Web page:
Midwest is one of four geographic regions that the United States is subdivided according to the United States Census Bureau.
The region consists of twelve states in the central and northeastern United States: Illinois, Indiana, Iowa, Kansas, Michigan, Minnesota, Missouri, Nebraska, North Dakota, South Dakota, Ohio, and Wisconsin.
In the mid-19th century, settlers from the eastern United States began an influx of settlers into the Great Plains, gradually displacing indigenous peoples and using land for agricultural purposes. Bison herds were virtually extinct by the end of the US Civil War, and bison herds were replaced by herds of cattle from Texas and other regions. The settlers also appreciated the arable potential of the rich black soil in the eastern part of the plains. The influx of settlers intensified as the region was crossed by railroads linking the Great Plains to major cities (Winnipeg, Minneapolis, Chicago, and others) and ensuring the uninterrupted transport of large volumes of grain. Many new settlements arose along the railways, many of which were later abandoned or survived only as a residence for the maintenance personnel of the next elevator; there are 6,000 "ghost towns" in Kansas alone. Indigenous peoples were resettled on reservations, in the United States they moved en masse to Indian Territory (later Oklahoma), and on the Canadian side of the border, they signed a waiver of their lands as part of a series of treaties with the government in 1871-1877.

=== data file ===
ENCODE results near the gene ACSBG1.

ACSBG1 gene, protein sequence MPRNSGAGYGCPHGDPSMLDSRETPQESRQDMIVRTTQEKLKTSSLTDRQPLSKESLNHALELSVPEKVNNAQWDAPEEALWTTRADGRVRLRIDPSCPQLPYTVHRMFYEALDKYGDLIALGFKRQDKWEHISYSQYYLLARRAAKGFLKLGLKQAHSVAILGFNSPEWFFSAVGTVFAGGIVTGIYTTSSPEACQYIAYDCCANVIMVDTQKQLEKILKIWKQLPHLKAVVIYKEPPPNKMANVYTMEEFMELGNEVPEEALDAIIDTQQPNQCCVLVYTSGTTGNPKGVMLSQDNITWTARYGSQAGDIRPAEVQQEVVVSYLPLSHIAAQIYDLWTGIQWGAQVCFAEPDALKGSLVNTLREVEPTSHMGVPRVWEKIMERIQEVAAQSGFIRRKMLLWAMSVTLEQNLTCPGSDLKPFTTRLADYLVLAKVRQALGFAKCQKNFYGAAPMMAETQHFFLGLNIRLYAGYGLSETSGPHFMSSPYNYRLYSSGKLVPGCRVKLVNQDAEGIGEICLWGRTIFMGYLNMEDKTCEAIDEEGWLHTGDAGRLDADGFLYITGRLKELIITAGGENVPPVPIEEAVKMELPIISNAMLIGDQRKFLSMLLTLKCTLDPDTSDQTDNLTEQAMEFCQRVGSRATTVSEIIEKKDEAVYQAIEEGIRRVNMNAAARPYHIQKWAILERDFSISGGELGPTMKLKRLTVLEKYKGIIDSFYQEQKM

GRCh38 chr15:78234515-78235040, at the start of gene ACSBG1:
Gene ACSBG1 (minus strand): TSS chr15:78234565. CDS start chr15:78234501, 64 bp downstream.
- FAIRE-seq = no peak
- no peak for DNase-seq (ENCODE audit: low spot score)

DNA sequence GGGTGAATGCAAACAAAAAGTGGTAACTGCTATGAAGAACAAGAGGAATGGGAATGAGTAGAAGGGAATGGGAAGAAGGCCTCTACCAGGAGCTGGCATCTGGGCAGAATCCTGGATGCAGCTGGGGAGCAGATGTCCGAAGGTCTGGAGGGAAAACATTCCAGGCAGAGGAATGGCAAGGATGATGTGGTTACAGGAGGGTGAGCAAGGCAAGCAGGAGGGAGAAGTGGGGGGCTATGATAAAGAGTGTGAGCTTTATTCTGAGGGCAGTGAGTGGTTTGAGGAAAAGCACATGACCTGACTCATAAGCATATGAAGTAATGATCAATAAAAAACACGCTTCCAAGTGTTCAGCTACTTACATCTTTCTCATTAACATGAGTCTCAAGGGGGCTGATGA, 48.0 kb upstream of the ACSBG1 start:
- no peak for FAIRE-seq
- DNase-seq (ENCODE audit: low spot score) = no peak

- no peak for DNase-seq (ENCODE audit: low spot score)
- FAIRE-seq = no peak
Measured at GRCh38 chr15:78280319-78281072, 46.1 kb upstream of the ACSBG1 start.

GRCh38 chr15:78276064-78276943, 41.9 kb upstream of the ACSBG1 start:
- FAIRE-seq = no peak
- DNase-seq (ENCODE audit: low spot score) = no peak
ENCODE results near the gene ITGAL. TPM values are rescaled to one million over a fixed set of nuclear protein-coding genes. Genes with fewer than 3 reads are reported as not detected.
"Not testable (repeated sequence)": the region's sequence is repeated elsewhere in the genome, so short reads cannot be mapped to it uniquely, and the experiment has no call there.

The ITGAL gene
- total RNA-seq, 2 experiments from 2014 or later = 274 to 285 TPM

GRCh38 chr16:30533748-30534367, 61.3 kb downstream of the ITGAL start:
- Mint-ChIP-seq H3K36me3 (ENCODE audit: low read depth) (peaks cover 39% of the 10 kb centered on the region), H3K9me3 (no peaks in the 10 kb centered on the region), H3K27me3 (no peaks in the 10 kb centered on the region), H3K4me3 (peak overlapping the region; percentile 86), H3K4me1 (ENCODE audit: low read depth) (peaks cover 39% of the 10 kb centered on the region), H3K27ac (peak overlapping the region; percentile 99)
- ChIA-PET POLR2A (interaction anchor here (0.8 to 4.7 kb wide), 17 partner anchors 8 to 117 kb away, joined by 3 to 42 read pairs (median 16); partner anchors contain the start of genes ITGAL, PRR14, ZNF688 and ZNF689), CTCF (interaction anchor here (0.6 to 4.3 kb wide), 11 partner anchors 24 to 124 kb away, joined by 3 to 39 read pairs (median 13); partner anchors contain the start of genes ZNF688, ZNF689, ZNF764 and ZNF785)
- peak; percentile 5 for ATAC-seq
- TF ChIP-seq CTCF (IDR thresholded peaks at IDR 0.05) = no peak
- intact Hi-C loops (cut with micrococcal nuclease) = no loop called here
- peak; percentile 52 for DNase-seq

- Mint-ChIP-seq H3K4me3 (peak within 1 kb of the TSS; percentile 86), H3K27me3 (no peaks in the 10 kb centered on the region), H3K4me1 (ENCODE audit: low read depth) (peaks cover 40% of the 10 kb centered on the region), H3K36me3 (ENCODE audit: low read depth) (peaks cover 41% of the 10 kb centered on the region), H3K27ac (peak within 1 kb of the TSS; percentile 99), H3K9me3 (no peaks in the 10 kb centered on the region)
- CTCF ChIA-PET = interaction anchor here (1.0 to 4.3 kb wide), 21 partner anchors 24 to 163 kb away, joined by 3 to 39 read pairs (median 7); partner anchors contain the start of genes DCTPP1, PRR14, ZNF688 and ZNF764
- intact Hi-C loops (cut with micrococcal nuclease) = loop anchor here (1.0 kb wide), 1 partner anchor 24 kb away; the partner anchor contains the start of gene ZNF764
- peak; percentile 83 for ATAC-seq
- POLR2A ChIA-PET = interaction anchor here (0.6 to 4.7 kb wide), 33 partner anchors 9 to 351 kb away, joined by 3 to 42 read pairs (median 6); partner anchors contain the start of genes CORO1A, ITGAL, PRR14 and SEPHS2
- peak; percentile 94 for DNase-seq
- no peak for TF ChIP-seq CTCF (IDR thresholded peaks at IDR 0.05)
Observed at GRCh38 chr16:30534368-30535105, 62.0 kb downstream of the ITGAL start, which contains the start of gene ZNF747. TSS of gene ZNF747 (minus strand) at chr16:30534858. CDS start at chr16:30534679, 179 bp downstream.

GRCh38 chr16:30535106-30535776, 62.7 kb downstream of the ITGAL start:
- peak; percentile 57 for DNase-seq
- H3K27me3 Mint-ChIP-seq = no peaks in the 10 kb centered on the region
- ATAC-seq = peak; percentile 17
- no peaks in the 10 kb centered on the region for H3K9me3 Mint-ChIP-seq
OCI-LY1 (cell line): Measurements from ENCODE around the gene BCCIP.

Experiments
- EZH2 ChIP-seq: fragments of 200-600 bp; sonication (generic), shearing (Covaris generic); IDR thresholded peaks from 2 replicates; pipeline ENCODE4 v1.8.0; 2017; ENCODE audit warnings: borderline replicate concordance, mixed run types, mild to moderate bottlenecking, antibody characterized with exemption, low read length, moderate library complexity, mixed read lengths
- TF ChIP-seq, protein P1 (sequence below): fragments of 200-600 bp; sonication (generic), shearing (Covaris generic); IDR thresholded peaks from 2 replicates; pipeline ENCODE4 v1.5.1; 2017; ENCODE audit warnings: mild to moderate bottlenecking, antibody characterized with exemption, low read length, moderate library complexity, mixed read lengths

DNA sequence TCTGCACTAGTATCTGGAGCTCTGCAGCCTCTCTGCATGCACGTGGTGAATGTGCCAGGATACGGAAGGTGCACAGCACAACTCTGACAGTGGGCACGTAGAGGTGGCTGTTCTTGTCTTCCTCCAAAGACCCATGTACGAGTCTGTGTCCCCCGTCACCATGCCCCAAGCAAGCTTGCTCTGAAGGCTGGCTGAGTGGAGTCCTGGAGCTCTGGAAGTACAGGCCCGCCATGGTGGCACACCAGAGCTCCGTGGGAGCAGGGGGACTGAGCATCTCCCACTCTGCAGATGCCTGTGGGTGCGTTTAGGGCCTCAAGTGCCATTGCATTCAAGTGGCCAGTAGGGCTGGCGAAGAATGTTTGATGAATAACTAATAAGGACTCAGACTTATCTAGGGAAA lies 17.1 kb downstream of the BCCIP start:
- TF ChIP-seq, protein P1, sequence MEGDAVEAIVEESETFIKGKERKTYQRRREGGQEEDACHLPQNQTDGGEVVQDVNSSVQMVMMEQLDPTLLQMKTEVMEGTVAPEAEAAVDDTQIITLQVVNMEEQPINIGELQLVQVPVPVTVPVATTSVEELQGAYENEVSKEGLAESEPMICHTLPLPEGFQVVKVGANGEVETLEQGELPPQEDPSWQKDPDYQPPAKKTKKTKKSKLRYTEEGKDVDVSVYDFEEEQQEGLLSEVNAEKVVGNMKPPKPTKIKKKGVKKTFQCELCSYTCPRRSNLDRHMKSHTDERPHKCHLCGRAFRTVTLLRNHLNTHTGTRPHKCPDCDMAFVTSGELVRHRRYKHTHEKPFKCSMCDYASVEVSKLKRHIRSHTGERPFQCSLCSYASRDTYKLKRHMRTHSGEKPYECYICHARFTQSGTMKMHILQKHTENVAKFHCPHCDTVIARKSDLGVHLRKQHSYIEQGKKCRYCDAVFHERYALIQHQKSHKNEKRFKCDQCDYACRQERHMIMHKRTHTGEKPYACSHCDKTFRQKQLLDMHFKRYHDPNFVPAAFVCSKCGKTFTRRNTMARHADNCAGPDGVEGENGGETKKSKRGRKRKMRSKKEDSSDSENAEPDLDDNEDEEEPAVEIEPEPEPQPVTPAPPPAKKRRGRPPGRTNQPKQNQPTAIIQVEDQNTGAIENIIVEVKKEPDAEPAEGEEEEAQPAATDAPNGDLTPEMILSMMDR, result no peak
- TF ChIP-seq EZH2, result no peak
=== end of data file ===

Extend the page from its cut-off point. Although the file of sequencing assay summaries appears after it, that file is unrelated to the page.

The Midwest has become the main agricultural region of the United States. Occupying only one fifth of the US territory, it provides 45-50% of its agricultural products. However, the 1930s saw catastrophic erosion of fields in the western parts of the region, which turned into the infamous "Dust Cauldron". After that, federal programs began to introduce grass planting, crop rotations, contour plowing and the creation of forest belts.
The Midwest has also become an industrial region; a third of the country's industrial workers are concentrated here.
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